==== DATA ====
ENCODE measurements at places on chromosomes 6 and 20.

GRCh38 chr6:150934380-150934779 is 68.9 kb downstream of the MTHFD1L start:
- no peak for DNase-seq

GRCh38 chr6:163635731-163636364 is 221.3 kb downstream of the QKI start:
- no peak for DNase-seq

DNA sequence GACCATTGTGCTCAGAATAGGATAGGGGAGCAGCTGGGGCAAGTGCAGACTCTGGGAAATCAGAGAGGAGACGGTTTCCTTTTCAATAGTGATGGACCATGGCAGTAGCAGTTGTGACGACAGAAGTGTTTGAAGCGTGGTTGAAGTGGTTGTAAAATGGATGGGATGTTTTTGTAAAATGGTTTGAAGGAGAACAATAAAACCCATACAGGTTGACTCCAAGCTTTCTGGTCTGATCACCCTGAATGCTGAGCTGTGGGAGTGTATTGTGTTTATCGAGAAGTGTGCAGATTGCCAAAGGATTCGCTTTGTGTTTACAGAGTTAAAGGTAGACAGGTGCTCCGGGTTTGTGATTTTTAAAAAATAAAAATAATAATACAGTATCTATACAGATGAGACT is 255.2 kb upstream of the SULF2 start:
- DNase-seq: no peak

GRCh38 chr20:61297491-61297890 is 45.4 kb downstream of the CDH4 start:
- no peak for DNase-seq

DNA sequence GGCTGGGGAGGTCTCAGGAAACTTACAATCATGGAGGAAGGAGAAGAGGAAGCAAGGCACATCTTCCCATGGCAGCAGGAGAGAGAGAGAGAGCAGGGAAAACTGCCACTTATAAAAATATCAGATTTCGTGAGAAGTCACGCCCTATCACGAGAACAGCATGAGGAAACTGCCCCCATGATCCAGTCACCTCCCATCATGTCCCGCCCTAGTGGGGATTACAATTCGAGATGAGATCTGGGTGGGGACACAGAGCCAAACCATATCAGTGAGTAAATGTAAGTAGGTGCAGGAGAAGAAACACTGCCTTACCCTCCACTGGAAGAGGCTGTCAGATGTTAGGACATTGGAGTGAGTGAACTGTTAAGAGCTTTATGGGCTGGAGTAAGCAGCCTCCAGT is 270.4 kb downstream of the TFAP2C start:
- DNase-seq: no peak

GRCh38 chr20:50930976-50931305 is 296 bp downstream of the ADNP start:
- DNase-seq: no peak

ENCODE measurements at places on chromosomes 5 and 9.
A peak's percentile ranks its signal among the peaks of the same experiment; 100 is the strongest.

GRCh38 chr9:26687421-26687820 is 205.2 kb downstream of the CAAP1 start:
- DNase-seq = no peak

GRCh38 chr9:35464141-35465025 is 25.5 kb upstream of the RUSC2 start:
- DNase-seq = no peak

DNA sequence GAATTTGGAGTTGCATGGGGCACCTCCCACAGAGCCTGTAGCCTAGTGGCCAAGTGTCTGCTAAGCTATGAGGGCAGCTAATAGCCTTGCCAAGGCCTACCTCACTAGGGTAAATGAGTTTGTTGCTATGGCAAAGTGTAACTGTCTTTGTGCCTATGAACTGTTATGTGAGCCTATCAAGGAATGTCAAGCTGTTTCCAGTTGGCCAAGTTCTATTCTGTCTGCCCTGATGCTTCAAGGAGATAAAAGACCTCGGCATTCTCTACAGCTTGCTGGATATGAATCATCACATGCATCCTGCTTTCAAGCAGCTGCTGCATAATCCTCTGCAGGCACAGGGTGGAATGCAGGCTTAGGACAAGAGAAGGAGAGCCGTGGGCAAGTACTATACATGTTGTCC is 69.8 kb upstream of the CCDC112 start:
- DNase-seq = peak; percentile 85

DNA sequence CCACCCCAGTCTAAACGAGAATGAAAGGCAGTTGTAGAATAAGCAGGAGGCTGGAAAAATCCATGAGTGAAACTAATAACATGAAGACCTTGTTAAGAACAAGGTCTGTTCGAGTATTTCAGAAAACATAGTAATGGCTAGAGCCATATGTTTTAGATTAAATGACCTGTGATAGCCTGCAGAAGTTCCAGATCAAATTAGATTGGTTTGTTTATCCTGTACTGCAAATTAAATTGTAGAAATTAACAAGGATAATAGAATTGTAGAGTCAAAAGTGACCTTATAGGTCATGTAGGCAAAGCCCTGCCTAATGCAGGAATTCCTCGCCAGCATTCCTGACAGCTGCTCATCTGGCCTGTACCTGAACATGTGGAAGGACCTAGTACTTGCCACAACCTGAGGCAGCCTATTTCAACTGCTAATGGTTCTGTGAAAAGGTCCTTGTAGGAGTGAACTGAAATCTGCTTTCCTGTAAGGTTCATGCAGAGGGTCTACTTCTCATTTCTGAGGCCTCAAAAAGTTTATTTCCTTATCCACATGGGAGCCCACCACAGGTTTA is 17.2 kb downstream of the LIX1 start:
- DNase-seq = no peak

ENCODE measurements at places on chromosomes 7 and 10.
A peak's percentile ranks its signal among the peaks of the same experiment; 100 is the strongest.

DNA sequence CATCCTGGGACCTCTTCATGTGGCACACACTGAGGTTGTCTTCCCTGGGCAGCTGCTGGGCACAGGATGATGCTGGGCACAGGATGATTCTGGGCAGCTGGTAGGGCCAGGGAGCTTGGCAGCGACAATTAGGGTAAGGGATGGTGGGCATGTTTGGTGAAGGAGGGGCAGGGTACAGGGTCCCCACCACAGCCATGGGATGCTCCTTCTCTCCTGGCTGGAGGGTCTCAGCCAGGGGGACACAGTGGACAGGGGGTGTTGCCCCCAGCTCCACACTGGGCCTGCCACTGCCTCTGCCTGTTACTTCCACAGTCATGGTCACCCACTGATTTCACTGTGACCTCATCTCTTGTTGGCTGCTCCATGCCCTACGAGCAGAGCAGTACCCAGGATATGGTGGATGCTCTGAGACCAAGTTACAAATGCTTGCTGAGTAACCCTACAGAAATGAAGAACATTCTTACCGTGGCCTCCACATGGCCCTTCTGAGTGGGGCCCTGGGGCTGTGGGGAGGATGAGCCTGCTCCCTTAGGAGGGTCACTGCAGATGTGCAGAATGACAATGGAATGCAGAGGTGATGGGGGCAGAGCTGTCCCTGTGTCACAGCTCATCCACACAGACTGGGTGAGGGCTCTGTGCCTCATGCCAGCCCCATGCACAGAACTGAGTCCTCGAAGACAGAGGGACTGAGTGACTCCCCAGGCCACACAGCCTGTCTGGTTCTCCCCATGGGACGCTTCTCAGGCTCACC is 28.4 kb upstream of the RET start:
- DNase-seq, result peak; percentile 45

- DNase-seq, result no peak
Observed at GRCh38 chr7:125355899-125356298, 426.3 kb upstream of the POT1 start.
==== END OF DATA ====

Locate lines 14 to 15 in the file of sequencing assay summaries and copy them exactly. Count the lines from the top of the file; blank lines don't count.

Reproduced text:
ENCODE measurements at places on chromosomes 5 and 9.
A peak's percentile ranks its signal among the peaks of the same experiment; 100 is the strongest.